▪Total office investment sales for 2017 hit $2 billion, a 7.1 percent increase from last year.

▪Lease rates in retail space were up 4.4 percent year-over-year. (Denver Business Journal)



Metro Denver Expects Another 12,000 Apartments Come on the Market in 2018

Are apartment developers hitting the accelerator as a cliff of demand approaches or are they simply trying to keep up in a housing market that continues to defy expectations? Metro Denver should see another 12,000 apartments come on the market in 2018, continuing a long and unprecedented streak of multi-family construction, said Greg Willett, chief economist with RealPage, a real estate technology and analytics firm. Builders delivered 10,854 new apartments in metro Denver last year, and tenants soaked up 10,201 of them, keeping the occupancy rate stable at 94.3 percent, according to RealPage. RealPage estimates apartment rents in metro Denver rose 3.2 percent in 2017, the 15th-fastest gain in the country and ahead of the U.S. gain of 2.5 percent. The company puts the typical monthly rent at $1,404 in metro Denver. The new supply should keep landlords and managers busy attracting tenants and also dampen any rent spikes. “It could be tough for property owners and operators to push rents much in the neighborhoods that will get the most new product, including the urban core,” Willett said. Overall, U.S. apartment rents climbed a modest 2.5 percent in 2017 to $1,330, according to RealPage. As is usually the case in the fourth quarter, landlords boosted discounts to attract tenants. “While the apartment rent growth pace has slowed from the performance seen a couple years ago, it’s the longevity of the current cycle that’s so impressive,” Willett said. Abodo, an apartment-finding service, estimates the median one-bedroom apartment rent statewide topped $1,000 last year. Abodo puts the median rent for a one-bedroom Denver apartment listed on its site in January at $1,476, and $1,843 for a two-bedroom unit. Apartment rents nationally have risen for eight consecutive years, but the rate of increase has slowed. Sacramento, Calif., at 6.5 percent, Las Vegas at 5.6 percent, and Jacksonville, Fla., at 5.3 percent, were the metro areas with the biggest gains in rents last year, according to RealPage. Two years ago, Portland, Ore., led the country with a 12-percent gain in rents. Last year, rents there climbed a modest 1.9 percent. Apartment rents rose less than 1 percent in Kansas City, Mo.; Nashville; San Antonio; Pittsburgh; West Palm Beach, Fla.; and Washington, D.C. Austin, once a hot market, suffered a 0.4 percent decline in apartment rents. (Denver Post)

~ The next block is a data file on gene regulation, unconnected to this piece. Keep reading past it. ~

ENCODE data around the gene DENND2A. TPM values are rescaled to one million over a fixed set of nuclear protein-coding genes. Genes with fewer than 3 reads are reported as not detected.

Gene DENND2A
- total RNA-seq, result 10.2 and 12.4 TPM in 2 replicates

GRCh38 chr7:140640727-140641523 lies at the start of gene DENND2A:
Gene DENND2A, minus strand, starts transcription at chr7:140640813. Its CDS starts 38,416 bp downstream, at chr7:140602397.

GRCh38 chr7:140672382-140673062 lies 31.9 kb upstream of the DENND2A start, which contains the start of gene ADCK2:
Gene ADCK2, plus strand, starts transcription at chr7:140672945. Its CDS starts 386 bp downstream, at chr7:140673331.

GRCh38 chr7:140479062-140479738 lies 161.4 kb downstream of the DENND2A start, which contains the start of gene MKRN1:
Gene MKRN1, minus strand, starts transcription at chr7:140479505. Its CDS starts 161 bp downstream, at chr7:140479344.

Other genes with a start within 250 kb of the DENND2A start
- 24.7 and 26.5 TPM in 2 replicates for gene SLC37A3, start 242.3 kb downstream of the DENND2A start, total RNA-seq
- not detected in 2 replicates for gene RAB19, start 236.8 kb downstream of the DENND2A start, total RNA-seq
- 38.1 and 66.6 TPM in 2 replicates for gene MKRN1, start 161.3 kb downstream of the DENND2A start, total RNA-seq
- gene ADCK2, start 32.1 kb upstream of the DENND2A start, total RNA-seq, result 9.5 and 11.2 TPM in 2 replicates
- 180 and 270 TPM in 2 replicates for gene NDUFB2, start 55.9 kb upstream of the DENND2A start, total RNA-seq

Investor Sentiment Indicates More Pros Think CRE Cycle Is in Expansion Phase

The percentage of NREI readers who believe the current real estate cycle is in expansion/recovery phase has jumped to 41 percent this January, from 26 percent during our last reading in November. At the same time, the percentage of survey respondents who think the cycle is now at its peak took a sharp downward turn, to 45 percent from 59 percent in November 2017. The percentage of NREI survey respondents who pegged the cycle at being at either the recession point or the trough stayed roughly the same, at 3 percent for both in January vs. 2 percent for recession and 3 percent for the trough in November. Nine percent of respondents indicated they were not sure about which stage of the cycle the industry is in. In November, the percentage was 10 percent. (National Real Estate Investor/Elaine Misonzhnik)



Broomfield Office Building Scooped Up for $47.1 Million

An office building at 105 Edgeview Dr. in Broomfield was sold to Invesco Advisers for $47.1 million. Gogo, the inflight media and entertainment provider, occupies 65 percent of the 186,231-square-foot, four-story building. NKF represented Hines Holdings, a Houston real estate investment company, in the sale to the Atlanta investment company. The building has solar panels, 10-foot floor-to-ceiling windows, 18 vehicle charging stations and a 2,500-square-foot fitness center. "The Gogo Building represented a fantastic opportunity to acquire the newest, highest-quality office asset in Northwest Denver at below replacement cost," said Kevin Shannon president of West Coast Capital Markets. "In addition, the property includes an adjacent 1.07 acre development parcel that can be used to provide additional surface parking or retail development." (Denver Business Journal)